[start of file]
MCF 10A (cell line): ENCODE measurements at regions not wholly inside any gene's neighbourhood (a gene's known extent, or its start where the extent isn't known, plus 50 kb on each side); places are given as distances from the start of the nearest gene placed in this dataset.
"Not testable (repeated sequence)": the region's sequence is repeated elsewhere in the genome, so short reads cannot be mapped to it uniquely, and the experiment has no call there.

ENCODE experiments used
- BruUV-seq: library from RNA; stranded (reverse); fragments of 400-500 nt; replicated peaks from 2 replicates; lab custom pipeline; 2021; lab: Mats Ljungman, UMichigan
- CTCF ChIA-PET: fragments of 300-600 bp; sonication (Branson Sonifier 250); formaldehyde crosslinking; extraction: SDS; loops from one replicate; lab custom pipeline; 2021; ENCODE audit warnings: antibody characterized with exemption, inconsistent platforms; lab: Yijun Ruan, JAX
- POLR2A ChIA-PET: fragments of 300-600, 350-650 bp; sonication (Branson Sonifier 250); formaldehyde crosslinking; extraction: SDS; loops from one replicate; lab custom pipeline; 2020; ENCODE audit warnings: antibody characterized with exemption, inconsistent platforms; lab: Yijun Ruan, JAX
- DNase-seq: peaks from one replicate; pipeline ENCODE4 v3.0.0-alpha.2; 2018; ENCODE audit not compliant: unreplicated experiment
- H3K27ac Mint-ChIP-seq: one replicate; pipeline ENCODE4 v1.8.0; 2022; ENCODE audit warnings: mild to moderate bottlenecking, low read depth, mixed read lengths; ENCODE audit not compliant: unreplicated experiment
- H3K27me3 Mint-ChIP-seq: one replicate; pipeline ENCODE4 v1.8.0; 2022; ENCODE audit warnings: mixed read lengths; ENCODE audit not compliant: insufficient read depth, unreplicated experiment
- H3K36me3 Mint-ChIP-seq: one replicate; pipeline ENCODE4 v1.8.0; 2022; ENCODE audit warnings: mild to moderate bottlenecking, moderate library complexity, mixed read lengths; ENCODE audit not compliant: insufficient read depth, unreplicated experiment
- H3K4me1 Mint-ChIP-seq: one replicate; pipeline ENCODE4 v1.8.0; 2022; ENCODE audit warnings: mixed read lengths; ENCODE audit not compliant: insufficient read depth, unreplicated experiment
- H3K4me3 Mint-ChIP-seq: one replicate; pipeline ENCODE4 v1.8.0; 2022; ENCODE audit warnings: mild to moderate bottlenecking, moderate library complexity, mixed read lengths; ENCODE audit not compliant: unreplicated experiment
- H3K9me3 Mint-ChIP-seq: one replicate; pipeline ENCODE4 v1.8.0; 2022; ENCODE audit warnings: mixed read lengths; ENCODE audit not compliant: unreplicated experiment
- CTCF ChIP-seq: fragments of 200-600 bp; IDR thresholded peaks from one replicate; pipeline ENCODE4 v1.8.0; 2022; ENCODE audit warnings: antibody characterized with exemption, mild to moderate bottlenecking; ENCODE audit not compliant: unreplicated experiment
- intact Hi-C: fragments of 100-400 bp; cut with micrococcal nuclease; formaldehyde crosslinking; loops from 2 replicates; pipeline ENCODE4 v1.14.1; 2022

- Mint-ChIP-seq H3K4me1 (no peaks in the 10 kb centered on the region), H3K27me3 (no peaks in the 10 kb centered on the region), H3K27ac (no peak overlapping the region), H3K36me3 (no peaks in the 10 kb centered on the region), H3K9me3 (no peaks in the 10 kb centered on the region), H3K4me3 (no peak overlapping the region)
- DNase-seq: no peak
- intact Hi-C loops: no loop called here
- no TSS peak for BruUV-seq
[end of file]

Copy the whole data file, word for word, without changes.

MCF 10A (cell line): ENCODE measurements at regions not wholly inside any gene's neighbourhood (a gene's known extent, or its start where the extent isn't known, plus 50 kb on each side); places are given as distances from the start of the nearest gene placed in this dataset.
"Not testable (repeated sequence)": the region's sequence is repeated elsewhere in the genome, so short reads cannot be mapped to it uniquely, and the experiment has no call there.

ENCODE experiments used
- BruUV-seq: library from RNA; stranded (reverse); fragments of 400-500 nt; replicated peaks from 2 replicates; lab custom pipeline; 2021; lab: Mats Ljungman, UMichigan
- CTCF ChIA-PET: fragments of 300-600 bp; sonication (Branson Sonifier 250); formaldehyde crosslinking; extraction: SDS; loops from one replicate; lab custom pipeline; 2021; ENCODE audit warnings: antibody characterized with exemption, inconsistent platforms; lab: Yijun Ruan, JAX
- POLR2A ChIA-PET: fragments of 300-600, 350-650 bp; sonication (Branson Sonifier 250); formaldehyde crosslinking; extraction: SDS; loops from one replicate; lab custom pipeline; 2020; ENCODE audit warnings: antibody characterized with exemption, inconsistent platforms; lab: Yijun Ruan, JAX
- DNase-seq: peaks from one replicate; pipeline ENCODE4 v3.0.0-alpha.2; 2018; ENCODE audit not compliant: unreplicated experiment
- H3K27ac Mint-ChIP-seq: one replicate; pipeline ENCODE4 v1.8.0; 2022; ENCODE audit warnings: mild to moderate bottlenecking, low read depth, mixed read lengths; ENCODE audit not compliant: unreplicated experiment
- H3K27me3 Mint-ChIP-seq: one replicate; pipeline ENCODE4 v1.8.0; 2022; ENCODE audit warnings: mixed read lengths; ENCODE audit not compliant: insufficient read depth, unreplicated experiment
- H3K36me3 Mint-ChIP-seq: one replicate; pipeline ENCODE4 v1.8.0; 2022; ENCODE audit warnings: mild to moderate bottlenecking, moderate library complexity, mixed read lengths; ENCODE audit not compliant: insufficient read depth, unreplicated experiment
- H3K4me1 Mint-ChIP-seq: one replicate; pipeline ENCODE4 v1.8.0; 2022; ENCODE audit warnings: mixed read lengths; ENCODE audit not compliant: insufficient read depth, unreplicated experiment
- H3K4me3 Mint-ChIP-seq: one replicate; pipeline ENCODE4 v1.8.0; 2022; ENCODE audit warnings: mild to moderate bottlenecking, moderate library complexity, mixed read lengths; ENCODE audit not compliant: unreplicated experiment
- H3K9me3 Mint-ChIP-seq: one replicate; pipeline ENCODE4 v1.8.0; 2022; ENCODE audit warnings: mixed read lengths; ENCODE audit not compliant: unreplicated experiment
- CTCF ChIP-seq: fragments of 200-600 bp; IDR thresholded peaks from one replicate; pipeline ENCODE4 v1.8.0; 2022; ENCODE audit warnings: antibody characterized with exemption, mild to moderate bottlenecking; ENCODE audit not compliant: unreplicated experiment
- intact Hi-C: fragments of 100-400 bp; cut with micrococcal nuclease; formaldehyde crosslinking; loops from 2 replicates; pipeline ENCODE4 v1.14.1; 2022

- Mint-ChIP-seq H3K4me1 (no peaks in the 10 kb centered on the region), H3K27me3 (no peaks in the 10 kb centered on the region), H3K27ac (no peak overlapping the region), H3K36me3 (no peaks in the 10 kb centered on the region), H3K9me3 (no peaks in the 10 kb centered on the region), H3K4me3 (no peak overlapping the region)
- DNase-seq: no peak
- intact Hi-C loops: no loop called here
- no TSS peak for BruUV-seq